What could you do now? Here are some tactics for finding petrol stations with fuel.
The Government hopes its push for renewable energy will eventually help shield Britain from future energy crises but Sam Laidlaw outlines some uncomfortable truths on the issue for ministers.
Comment and analysis
- Tom Harris | Angela Rayner refuses to understand ordinary voters
- Norman Tebbit | Only threat of prison will stop motorway protestors
- Shane Watson | Ten reasons Seventies-style winter may not be so bad
- Jane Shilling | Beware penning portraits of your nearest and dearest
- Jason Burt | Will Solskjaer ever be good enough for Man Utd? No
Around the world: China accuses UK of ‘evil intentions’
The Royal Navy has sailed a frigate through the sensitive Taiwan Strait, announcing the rare move on social media in what analysts called a signal to Beijing that the UK views the territory as international waters. China blasted the Royal Navy for “harbouring evil intentions” over the transit by HMS Richmond. Read the context of the voyage .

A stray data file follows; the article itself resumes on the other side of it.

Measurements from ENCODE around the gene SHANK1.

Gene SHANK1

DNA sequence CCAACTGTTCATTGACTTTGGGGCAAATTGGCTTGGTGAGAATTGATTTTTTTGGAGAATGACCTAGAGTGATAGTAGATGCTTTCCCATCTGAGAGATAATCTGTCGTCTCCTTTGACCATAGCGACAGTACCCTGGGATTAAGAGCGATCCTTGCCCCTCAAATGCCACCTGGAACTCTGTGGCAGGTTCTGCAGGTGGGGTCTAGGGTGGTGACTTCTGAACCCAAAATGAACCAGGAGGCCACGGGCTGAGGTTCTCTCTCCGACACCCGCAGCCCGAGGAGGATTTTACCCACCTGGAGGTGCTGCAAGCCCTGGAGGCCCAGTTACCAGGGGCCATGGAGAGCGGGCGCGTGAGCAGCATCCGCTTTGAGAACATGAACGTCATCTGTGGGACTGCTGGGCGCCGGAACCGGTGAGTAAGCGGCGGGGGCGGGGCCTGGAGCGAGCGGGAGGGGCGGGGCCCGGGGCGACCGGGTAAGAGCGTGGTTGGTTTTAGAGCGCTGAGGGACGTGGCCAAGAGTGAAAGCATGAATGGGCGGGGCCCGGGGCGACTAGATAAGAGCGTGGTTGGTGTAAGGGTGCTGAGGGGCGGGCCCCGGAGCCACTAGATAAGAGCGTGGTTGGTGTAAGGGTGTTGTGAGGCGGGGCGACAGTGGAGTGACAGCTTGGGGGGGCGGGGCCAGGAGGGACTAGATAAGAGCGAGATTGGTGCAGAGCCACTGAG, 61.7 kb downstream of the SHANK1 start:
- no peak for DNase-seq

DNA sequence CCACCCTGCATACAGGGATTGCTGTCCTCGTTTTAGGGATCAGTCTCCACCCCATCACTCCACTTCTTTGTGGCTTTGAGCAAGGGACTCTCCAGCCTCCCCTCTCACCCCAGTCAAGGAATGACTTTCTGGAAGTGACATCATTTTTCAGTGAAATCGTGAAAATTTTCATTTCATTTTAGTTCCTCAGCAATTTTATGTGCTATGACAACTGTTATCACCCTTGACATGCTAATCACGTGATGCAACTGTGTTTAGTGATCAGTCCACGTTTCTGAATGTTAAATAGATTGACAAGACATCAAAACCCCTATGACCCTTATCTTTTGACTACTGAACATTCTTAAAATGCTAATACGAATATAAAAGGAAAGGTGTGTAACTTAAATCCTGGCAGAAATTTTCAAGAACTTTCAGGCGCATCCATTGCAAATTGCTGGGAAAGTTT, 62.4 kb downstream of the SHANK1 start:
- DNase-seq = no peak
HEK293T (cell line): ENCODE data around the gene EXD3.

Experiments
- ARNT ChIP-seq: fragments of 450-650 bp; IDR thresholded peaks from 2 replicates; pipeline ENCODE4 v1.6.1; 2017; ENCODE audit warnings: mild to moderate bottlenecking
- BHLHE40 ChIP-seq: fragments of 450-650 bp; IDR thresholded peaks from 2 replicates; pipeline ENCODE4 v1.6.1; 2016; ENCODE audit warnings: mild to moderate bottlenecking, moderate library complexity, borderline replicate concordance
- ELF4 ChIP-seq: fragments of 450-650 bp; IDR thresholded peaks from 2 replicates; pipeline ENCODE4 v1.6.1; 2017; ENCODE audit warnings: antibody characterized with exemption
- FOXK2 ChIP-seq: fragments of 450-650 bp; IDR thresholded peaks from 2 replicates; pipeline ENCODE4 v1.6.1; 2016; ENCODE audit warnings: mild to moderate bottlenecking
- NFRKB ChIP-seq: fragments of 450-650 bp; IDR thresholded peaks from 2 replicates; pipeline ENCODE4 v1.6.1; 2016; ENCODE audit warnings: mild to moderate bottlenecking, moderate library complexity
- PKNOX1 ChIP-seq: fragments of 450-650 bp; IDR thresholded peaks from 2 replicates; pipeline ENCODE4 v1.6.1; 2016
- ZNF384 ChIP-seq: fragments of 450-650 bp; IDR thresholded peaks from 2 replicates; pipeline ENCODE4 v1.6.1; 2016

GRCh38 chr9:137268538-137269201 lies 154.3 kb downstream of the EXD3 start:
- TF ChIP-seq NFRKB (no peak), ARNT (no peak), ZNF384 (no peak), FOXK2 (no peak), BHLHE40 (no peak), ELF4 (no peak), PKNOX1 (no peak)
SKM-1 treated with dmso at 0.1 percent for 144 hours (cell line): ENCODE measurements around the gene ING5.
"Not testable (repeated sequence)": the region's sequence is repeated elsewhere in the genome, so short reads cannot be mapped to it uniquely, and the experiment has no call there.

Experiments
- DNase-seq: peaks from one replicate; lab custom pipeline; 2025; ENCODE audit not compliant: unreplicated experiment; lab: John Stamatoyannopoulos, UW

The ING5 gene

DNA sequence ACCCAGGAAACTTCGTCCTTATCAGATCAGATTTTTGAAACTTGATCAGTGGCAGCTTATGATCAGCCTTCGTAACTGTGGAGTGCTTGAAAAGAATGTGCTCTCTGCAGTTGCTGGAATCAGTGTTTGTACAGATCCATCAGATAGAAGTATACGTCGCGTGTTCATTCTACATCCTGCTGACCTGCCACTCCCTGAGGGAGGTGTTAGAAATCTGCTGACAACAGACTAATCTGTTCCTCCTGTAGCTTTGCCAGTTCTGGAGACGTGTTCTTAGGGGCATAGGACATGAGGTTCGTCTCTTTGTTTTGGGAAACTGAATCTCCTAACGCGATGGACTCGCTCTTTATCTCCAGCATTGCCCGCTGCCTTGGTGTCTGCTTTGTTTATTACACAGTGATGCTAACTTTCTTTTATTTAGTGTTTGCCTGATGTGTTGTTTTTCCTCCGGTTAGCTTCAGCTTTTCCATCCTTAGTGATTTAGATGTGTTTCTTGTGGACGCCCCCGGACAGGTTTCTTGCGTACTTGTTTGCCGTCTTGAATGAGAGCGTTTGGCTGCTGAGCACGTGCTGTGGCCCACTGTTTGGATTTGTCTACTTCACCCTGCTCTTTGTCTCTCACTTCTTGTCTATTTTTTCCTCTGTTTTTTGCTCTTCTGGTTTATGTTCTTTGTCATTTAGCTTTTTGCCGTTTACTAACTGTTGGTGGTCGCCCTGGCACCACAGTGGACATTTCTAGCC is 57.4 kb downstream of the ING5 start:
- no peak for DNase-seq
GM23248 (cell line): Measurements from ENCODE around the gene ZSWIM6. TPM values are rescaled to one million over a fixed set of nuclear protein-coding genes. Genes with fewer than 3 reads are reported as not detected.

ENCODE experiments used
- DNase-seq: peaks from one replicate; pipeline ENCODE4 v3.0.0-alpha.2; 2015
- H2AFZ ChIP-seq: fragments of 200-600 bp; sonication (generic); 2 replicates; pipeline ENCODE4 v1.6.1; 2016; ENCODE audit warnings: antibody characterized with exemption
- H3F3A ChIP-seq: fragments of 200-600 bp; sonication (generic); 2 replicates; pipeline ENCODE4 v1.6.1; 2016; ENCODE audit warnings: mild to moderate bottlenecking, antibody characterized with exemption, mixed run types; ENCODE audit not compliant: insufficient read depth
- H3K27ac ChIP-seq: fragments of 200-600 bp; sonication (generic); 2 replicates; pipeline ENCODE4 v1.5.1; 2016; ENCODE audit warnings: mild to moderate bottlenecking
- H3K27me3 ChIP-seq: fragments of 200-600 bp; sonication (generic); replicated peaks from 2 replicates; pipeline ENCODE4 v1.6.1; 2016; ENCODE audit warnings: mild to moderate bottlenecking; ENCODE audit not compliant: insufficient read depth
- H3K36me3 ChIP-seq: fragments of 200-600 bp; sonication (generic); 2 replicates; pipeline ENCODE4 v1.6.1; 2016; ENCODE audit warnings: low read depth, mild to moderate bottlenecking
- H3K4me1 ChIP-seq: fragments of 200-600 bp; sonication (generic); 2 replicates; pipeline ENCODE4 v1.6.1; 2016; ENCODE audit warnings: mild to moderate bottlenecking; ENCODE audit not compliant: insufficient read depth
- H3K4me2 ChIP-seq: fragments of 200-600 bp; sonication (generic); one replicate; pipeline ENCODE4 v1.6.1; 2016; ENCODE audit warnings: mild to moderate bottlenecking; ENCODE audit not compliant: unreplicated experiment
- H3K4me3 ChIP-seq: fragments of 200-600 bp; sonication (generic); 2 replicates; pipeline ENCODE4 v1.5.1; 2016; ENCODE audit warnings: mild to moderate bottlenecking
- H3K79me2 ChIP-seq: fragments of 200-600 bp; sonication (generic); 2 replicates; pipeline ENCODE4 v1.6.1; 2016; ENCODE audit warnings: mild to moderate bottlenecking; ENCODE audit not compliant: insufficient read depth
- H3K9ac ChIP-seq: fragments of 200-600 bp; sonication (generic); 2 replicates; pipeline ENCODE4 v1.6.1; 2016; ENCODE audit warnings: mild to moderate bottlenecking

‘Sometimes the whole crew is in tears’
The nostalgic antidote to our throwaway culture, The Repair Shop can make a grown man cry, writes Boris Starling
Sport briefing: Ryder Cup’s seven calls that backfired
A totally dominant American team hammered Europe to win the Ryder Cup in a record winning margin on Sunday. Padraig Harrington was at the helm of Europe’s crushing loss. Read on for the seven key areas where the Irishman could have done better. Aside from the heavy loss, Oliver Brown points out another factor which left a bitter aftertaste – the sight of the Americans’ constant spitting . In cricket, Moeen Ali has confirmed his retirement from Test cricket, which Nick Hoult laments has exposed the folly of England’s short-term thinking .